Supreme Court

Judge William Pryor, 'No Friend of Criminal Defendants,' Is Said to Top Trump's SCOTUS Short-List


Yesterday President-elect Donald Trump said he plans to announce his Supreme Court pick sometime shortly after taking the oath of office. "I'll be making the decision on who we will put up … that will be probably within two weeks of the 20th," Trump said. The president-elect also reiterated his promise to choose his nominee from the "list of 20" prospective candidates that he released during the campaign. "We've met with numerous candidates. They're outstanding in every case," Trump said.

U.S. Court of Appeals for the 11th Circuit

One name on that list in particular keeps cropping up: Judge William H. Pryor of the U.S. Court of Appeals for the 11th Circuit. Writing today at The Hill, for example, Alexander Bolton reports that "influential conservatives are pressing [Trump] to nominate Bill Pryor, a judge feared and disdained by liberals but loved by conservatives because of his 'titanium spine.'" Many conservatives seem especially enamored by the fact that Pryor once described Roe v. Wade as the "worst abomination in the history of constitutional law."

Pryor is also the subject of a lengthy profile published this week by SCOTUSblog's Kevin Russell and Charles Davis, who examined the judge's rulings in a variety of cases. Of particular note is their conclusion that Pryor "is no friend of criminal defendants. He very consistently sides with the government in criminal cases on issues both big and small."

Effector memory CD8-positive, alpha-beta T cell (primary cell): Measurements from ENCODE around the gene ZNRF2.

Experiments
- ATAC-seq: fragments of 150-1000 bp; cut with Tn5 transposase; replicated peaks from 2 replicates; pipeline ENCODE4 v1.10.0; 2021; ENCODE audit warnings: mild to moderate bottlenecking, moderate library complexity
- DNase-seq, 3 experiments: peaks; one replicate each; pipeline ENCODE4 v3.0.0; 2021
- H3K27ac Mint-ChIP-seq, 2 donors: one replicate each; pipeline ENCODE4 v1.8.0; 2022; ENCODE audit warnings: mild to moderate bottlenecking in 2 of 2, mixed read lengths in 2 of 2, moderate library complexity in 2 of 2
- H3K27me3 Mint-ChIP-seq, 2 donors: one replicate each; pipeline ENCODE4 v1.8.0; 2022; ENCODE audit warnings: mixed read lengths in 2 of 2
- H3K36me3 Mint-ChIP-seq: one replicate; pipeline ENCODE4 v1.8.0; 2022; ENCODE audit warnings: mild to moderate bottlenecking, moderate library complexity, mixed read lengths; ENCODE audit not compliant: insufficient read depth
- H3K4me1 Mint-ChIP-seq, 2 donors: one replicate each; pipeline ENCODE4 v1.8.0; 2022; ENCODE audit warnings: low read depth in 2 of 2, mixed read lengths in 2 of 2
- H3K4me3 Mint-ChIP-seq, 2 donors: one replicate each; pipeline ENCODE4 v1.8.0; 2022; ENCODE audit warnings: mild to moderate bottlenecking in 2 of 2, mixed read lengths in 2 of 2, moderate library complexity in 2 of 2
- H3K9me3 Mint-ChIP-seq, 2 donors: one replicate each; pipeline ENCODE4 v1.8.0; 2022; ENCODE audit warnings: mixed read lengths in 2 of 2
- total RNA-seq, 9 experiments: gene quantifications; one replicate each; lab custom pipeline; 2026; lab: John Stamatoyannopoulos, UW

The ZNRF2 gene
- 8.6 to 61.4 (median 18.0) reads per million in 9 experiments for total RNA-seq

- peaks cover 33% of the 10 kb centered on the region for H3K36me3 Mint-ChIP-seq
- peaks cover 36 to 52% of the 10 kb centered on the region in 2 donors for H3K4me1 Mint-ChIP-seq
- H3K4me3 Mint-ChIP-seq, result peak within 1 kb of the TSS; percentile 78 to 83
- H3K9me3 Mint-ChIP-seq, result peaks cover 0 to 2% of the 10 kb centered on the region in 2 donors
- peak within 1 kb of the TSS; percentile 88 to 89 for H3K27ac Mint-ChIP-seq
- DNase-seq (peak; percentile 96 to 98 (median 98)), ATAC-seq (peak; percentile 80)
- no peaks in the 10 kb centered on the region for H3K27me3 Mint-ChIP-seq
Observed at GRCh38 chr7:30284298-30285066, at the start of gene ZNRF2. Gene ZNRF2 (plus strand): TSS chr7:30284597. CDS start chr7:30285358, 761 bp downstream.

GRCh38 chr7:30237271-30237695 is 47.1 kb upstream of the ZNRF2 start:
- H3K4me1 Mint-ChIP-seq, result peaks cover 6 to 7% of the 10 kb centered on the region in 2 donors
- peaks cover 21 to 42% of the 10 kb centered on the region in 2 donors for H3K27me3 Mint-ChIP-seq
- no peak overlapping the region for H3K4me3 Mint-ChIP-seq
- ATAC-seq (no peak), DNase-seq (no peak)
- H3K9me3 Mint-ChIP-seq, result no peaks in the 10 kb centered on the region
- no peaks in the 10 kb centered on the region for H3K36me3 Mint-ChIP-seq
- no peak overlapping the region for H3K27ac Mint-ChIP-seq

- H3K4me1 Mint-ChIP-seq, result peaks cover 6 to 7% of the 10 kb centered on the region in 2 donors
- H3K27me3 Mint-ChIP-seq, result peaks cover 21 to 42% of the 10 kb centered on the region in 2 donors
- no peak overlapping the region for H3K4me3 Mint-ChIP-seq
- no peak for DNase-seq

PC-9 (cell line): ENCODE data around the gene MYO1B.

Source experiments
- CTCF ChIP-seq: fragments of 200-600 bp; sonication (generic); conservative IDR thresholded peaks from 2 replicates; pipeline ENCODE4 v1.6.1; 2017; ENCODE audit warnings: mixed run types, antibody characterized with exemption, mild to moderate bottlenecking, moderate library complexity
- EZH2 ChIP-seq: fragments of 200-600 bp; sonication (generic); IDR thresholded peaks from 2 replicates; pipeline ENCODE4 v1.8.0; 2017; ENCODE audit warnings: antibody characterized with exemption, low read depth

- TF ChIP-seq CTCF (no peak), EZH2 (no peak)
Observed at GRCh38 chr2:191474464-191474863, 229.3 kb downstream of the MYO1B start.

I reached a similar conclusion when I profiled Pryor back in November, arguing that Pryor "has a troubling record of favoring broad judicial deference towards law enforcement."

Since Pryor is now rumored to be one of the favorites to replace the late Justice Antonin Scalia on the Supreme Court, it's worth comparing their respective records on criminal justice. Whereas Pryor has proven himself to be a dependable vote in favor of law enforcement, Scalia frequently ruled against the aggressive tactics employed by police and prosecutors. Indeed, Scalia himself liked to joke that he "ought to be the darling of the criminal defense bar" thanks to his opinions in favor of broad Fourth Amendment protections. "I have defended criminal defendants' rights—because they're there in the original Constitution—to a greater degree than most judges have," Scalia said.

Unfortunately, the same thing cannot be said for the pro-government jurisprudence of Judge William Pryor. If Donald Trump does end up nominating Pryor to replace Scalia on SCOTUS, the Senate Judiciary Committee should devote serious attention to this fundamental disagreement between the two conservative judges.